If you’re looking for a last-minute Christmas gift, or you just want to read something that will make you appreciate every moment you have on earth, even the bad ones, may we suggest “The Woman at the Washington Zoo.”
Dale Russakoff, a Washington Post reporter who lives in Montclair, sent us a note a while ago, asking us to promote the book of WaPo colleague Marjorie Williams, who died Jan. 16, 2005. Williams’ book, “The Woman at the Washington Zoo,” is a posthumously published collection of her columns, essays and a short memoir of her battle with liver cancer. The diagnosis came when Williams’ children were 5 and 8, and she was only expected to live three to four months. She wound up surviving three years.
For me, time is the only currency that truly counts any more. I have weathered days of wretchedness and pain without a whimper, only to come unglued when some little glitch suddenly turns up to meddle with the way I had planned to use some unit of time: that this half-hour, and the contents I had planned to pour into it, are now lost to me forever seems an insupportable unfairness. Because, of course, any old unit of time can suddenly morph into a bloated metaphor for the rest of your time on earth, for how little you may have and how little you may control it.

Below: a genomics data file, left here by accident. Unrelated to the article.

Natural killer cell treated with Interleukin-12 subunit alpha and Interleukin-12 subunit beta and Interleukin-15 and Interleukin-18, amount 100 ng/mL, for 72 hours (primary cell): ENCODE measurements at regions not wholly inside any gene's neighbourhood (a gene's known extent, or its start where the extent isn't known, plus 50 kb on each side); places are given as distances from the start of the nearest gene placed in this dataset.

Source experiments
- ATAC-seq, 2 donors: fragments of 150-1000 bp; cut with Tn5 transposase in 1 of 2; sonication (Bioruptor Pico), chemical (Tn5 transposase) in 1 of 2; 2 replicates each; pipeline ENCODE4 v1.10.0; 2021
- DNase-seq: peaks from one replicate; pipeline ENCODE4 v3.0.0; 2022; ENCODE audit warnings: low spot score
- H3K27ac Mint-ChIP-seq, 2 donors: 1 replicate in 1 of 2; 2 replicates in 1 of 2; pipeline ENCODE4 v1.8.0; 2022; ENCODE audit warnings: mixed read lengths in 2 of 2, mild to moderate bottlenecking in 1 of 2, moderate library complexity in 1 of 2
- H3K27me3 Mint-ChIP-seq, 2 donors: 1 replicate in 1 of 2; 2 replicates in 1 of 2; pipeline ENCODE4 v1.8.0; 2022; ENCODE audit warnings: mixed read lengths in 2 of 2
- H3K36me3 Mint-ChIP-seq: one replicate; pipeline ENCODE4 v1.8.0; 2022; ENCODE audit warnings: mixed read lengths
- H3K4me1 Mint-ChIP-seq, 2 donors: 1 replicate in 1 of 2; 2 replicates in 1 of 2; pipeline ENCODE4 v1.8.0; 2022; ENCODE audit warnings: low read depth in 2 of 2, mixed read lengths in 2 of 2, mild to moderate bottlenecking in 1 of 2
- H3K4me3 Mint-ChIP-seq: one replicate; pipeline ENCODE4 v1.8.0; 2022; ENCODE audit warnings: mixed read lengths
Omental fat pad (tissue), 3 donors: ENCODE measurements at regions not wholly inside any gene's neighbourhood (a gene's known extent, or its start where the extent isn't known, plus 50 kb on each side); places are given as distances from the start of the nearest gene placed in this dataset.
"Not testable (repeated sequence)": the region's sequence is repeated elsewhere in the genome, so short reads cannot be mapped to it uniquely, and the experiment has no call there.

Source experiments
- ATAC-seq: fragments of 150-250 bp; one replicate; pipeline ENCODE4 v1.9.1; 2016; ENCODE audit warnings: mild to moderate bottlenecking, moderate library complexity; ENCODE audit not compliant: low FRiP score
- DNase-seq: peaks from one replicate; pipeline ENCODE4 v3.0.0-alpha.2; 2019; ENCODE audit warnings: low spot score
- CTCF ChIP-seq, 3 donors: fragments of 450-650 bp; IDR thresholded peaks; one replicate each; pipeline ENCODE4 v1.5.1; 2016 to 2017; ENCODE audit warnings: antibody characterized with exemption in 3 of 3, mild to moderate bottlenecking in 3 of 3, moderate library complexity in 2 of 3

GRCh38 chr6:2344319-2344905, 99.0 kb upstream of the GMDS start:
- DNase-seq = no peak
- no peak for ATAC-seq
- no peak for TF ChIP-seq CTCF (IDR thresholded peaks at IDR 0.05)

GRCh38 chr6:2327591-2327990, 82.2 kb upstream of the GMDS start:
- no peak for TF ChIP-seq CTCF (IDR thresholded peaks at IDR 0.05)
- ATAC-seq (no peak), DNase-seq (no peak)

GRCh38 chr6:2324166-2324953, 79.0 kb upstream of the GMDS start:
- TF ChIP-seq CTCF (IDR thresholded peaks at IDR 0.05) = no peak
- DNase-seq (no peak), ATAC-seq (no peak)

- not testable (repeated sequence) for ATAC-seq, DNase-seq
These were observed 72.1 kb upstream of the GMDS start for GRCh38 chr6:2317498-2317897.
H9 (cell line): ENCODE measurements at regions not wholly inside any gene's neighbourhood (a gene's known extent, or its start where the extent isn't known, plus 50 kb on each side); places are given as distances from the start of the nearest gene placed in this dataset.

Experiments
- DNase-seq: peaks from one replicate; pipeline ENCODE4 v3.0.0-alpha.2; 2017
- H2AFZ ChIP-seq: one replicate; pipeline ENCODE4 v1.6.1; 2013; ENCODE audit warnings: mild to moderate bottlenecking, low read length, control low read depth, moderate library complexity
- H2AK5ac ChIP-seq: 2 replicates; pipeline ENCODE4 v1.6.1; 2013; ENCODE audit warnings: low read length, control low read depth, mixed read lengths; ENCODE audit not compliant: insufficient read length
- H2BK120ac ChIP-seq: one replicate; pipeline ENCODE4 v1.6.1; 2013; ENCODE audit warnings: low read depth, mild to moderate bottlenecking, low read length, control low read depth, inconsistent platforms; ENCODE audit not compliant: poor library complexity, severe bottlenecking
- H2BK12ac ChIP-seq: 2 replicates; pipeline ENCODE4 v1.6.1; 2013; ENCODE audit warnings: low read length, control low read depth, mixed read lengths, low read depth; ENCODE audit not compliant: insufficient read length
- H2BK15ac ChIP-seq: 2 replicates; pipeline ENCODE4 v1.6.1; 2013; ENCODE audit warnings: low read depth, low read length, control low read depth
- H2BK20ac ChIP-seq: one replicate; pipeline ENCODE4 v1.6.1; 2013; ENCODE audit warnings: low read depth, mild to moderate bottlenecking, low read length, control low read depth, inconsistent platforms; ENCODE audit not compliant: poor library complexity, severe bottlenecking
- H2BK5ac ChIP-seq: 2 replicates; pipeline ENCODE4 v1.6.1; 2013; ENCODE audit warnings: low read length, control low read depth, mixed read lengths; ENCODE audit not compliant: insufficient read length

Here’s a lovely review from the New York Times. We picked up our copy other day, took it home, brought it straight to bed and read for hours. Watchung Booksellers has plenty in stock.